Following the 2015 statewide elections, the new governor, John Bel Edwards, did not enjoy the type of influence over the state education policy as Gov. Jindal had, not because Edwards shirked from those responsibilities but because an unprecedented and coordinated surge of spending by wealthy advocates of expansive school choice polices ensured the Board of Elementary and Secondary Education (BESE) remained narrowly in the control of the very group of people responsible for helping Jindal create this fiasco. Eddie Rispone and his wife personally sank $200,000 to help elect a slate of pro-school choice BESE members.

I’ve been covering the Louisiana voucher program from its inception, and it’s one of the primary reasons my work eventually gained a statewide and, occasionally, a national audience. Yet until I began digging into Eddie Rispone’s crucial behind-the-scenes role and machinations, I’d believed, perhaps naively, that the difference of opinions on school vouchers were animated by simple ideological and religious differences.

Advocates of “school choice” usually frame the issue around a type of libertarian rhetoric about religious freedom, but the messaging around school vouchers has always been much more problematic and complicated, often specifically targeting African-Americans by attempting to diminish the schools that have historically been sources of cultural pride and identity and objectifying the lives of people in those communities.

Recently, during a campaign event at T.J. Ribs in Baton Rouge, Rispone admitted to the audience that he had, in fact, been the benefactor of the television commercials that aired during the very beginning of John Bel Edwards’ first term featuring an African American woman who stared directly into the camera and called the governor a liar for daring to propose a cut in funding to the voucher program.

At the time, the state was confronting a $1.6 billion shortfall, and due to the intransigence and the gamesmanship of a small contingency of far-right partisan Republicans in the state House, nearly all of whom were taking their cues from U.S. Rep. Steve Scalise and former U.S. Sen. David Vitter, the state had been left with no alternative but to propose across-the-board cuts, including significant reductions for programs vastly more important and consequential than ensuring we paid for a child to attend a private school with the name Saint or Academy in it than a public school that didn’t sound as prestigious, even if it offered a better education.

With the state on the brink of falling over the fiscal cliff due to the negligence and wanton mismanagement of the Jindal administration, this is how Eddie Rispone decided to spend hundreds of thousands of dollars:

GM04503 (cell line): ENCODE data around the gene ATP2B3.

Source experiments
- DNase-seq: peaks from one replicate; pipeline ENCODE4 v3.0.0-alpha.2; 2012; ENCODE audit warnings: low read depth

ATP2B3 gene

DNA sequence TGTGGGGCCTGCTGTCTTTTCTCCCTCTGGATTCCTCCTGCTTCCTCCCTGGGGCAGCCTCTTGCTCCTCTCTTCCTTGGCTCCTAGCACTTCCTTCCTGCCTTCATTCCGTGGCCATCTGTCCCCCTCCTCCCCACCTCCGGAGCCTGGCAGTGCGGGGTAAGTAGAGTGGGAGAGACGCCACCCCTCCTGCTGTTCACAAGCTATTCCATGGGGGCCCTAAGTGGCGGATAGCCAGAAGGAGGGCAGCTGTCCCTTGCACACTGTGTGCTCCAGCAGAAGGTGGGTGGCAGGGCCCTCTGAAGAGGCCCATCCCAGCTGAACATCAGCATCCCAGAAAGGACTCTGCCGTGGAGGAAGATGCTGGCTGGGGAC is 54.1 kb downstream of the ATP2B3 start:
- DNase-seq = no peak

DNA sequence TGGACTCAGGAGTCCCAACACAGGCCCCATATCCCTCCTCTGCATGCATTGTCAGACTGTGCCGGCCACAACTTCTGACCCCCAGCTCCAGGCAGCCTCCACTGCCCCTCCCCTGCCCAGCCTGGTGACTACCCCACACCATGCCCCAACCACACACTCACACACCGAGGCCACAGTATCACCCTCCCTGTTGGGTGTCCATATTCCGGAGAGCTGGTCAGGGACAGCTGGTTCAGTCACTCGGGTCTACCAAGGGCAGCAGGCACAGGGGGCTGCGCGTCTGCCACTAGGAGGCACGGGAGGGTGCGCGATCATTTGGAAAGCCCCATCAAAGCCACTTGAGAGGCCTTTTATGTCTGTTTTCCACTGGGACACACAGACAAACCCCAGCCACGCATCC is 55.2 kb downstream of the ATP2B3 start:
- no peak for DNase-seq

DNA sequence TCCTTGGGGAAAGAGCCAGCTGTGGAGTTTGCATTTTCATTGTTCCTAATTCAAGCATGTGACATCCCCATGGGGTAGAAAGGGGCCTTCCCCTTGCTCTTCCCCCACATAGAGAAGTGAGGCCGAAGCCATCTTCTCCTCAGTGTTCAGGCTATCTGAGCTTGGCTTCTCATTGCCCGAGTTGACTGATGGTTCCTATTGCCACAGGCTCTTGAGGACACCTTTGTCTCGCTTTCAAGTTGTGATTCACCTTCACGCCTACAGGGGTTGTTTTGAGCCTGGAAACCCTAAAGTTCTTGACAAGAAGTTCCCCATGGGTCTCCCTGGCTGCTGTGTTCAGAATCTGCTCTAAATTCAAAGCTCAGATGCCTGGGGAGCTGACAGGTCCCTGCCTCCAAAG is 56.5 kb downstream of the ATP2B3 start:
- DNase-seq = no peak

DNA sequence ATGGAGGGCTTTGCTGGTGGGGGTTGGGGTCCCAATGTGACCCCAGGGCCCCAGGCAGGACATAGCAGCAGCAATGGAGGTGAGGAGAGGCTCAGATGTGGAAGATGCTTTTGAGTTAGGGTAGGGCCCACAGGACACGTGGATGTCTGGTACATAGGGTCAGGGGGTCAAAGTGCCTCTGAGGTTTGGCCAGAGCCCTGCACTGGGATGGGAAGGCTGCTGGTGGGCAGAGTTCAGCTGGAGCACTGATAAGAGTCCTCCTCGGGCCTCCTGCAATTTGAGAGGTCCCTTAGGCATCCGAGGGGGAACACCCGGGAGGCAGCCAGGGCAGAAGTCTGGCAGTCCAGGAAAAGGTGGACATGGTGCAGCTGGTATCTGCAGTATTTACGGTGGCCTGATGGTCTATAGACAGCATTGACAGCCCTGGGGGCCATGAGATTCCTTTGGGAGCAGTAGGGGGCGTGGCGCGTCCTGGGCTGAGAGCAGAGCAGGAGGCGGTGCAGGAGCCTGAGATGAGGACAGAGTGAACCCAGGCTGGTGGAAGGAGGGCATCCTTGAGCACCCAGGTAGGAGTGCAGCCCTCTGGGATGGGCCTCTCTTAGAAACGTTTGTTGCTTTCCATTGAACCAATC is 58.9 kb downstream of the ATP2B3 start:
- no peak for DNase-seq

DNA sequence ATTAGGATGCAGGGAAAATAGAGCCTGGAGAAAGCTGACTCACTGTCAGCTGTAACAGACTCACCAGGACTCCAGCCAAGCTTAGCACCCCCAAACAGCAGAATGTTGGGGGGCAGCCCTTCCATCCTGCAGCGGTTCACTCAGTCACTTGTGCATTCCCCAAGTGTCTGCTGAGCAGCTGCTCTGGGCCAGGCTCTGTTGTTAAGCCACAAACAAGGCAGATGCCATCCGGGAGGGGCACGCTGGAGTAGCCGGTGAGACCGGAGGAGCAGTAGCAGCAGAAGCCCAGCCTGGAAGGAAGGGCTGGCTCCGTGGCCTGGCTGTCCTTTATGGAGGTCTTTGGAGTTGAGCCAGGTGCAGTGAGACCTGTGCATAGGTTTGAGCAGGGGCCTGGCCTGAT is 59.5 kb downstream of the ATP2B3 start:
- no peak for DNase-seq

The commercial features a 55-year-old woman from Kenner named Coretta Pittman who stares directly into the camera and complains about the possibility of losing school vouchers for her young children. Unwittingly, Ms. Pittman reveals herself to be either a paid actor or an completely ignorant about the school her children actually attend.

It earned a D grade from the state.

So, the questions remain: Why does Eddie get so unsteady and emotional about this particular program? How is it that a wealthy white conservative who spends a fortune promoting candidates who oppose healthcare expansion and are supportive of initiatives like the Industrial Tax Exemption Program are hyperbolically supportive of a failed voucher program that takes resources away from struggling public schools in order to prop up even worse private schools?

There is, in fact, a simple answer, and unless Eddie Rispone’s wealth manager is nicknamed God, it has nothing to do with any message he’s received from the Almighty.

You see, Eddie Rispone, when he served as Chairman of the Louisiana Federation for Children, was directly responsible for promoting and helping to pass an amended tax scheme that allowed him to avoid paying 95% of his state income taxes, ensuring that nearly every dime he donates to a parochial voucher school is eventually given to the school instead of to the state. Initially, the law treated such donations as a deduction (though they called it a rebate); today, it’s a tax credit.

But regardless, the programs both also allow him to write off the remaining 5% as a tax-deductible charitable donation and therefore, due to a rule change under the Trump Tax Plan, avail himself of an enormous discount on his federal taxes.

I have written about the scam scheme before, in a report published in April of 2018 titled “In Louisiana, there’s a way for the wealthy to avoid paying state income taxes.”

In Rispone’s particular case, here’s an example of how it works:

In December of 2014, he donated $1 million to ACE Scholarships Louisiana, a Student Tuition Organization, and according to an audit of ACE, 100% of his donation was rebate eligible.

While we do not know Rispone’s income or how much of his donation was used toward scholarships, it’s possible to estimate how much Rispone could have profited off his $1 million donation. If Rispone’s entire donation was used for scholarships in 2015, assuming Rispone did not donate more than 50% of his annual gross income and that he was in the highest income bracket (36.9% marginal tax rate), Rispone’s donation qualified him for up to a $950,000 rebate from the State of Louisiana and a federal tax savings of $369,000. 

Therefore, his $1 million donation had a potential return of $1,319,000 ($950,000 + $369,000) for a profit of $319,000. (Incidentally, Rispone’s company earns approximately $350 million a year, and personally earns just 5% of that revenue, his state income tax liability would be around $1 million).

No wonder the subject makes him weepy.

According to the American Association of Superintendents, Louisiana’s program may be terrible for the state and may not have anything substantive to do with education, and it ranks dead last.

“People like Rispone seem more interested in self-hoarding their wealth than improving education,” Andre Perry tells me. “Any state (as poor as Louisiana) needs revenue and should not have laws like these on their books.”